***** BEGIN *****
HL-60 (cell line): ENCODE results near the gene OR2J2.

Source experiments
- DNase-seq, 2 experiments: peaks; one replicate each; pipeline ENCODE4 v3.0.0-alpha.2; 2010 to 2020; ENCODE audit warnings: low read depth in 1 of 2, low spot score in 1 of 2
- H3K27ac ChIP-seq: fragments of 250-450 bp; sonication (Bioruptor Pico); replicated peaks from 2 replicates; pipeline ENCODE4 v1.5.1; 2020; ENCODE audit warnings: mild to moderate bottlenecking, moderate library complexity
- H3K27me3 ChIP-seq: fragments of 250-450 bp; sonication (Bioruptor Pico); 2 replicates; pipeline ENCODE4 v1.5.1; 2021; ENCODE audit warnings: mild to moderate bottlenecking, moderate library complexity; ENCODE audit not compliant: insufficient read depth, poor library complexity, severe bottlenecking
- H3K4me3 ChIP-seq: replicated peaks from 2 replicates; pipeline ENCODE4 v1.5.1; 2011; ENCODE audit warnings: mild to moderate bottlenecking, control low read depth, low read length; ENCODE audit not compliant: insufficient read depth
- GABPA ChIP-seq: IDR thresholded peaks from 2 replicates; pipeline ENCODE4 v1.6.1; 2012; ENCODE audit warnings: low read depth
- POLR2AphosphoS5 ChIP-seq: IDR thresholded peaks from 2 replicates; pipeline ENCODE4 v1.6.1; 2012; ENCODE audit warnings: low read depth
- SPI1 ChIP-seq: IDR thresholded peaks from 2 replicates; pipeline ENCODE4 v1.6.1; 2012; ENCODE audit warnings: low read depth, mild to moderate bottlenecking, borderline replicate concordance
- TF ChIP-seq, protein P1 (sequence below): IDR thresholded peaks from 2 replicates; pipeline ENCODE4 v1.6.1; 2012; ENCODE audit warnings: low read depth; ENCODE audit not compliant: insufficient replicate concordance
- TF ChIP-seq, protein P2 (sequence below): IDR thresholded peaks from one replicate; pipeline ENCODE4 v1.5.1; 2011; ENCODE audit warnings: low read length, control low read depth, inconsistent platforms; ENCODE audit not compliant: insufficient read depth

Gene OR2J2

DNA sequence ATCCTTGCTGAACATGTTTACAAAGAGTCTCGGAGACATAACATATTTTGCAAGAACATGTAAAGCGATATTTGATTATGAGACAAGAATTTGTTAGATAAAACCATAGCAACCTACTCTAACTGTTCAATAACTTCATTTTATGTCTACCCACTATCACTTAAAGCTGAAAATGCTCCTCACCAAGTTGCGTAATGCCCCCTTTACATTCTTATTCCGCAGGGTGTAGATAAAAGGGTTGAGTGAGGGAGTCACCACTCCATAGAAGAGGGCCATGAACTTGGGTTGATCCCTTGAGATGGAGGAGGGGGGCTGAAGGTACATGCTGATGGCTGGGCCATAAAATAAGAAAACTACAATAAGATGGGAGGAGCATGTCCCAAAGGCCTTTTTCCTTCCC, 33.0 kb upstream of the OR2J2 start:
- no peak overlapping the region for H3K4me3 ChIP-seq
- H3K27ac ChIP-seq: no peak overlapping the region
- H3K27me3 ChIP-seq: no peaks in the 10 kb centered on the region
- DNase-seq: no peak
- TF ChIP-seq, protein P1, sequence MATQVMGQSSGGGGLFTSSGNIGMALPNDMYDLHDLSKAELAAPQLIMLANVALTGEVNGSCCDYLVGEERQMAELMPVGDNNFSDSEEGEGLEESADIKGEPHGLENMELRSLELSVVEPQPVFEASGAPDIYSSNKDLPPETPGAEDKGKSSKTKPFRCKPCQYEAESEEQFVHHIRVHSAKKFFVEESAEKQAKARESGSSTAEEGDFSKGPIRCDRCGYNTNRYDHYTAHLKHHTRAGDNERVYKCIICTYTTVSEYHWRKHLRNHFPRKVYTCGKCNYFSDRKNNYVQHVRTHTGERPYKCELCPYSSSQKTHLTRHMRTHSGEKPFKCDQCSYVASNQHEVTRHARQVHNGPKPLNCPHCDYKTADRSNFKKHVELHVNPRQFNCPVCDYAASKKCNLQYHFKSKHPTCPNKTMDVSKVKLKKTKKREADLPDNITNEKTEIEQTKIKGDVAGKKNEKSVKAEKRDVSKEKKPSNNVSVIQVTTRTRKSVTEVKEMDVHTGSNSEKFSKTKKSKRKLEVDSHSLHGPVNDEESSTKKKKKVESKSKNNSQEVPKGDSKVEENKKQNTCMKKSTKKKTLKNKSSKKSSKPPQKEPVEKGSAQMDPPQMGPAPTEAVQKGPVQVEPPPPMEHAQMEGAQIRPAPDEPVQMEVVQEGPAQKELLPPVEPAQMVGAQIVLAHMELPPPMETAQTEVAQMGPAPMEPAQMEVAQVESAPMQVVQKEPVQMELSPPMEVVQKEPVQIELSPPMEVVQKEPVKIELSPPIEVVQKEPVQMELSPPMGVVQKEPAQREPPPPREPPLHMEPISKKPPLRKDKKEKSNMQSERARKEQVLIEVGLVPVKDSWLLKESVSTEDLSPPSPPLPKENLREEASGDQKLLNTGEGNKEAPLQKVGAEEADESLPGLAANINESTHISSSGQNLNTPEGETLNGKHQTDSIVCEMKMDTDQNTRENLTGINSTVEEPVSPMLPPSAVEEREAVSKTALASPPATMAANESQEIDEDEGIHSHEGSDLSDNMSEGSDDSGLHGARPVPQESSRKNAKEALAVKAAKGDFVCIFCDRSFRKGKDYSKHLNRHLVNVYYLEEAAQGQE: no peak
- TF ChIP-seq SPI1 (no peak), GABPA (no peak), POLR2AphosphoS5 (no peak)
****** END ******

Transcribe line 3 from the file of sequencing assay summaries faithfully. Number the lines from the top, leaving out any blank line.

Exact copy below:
- DNase-seq, 2 experiments: peaks; one replicate each; pipeline ENCODE4 v3.0.0-alpha.2; 2010 to 2020; ENCODE audit warnings: low read depth in 1 of 2, low spot score in 1 of 2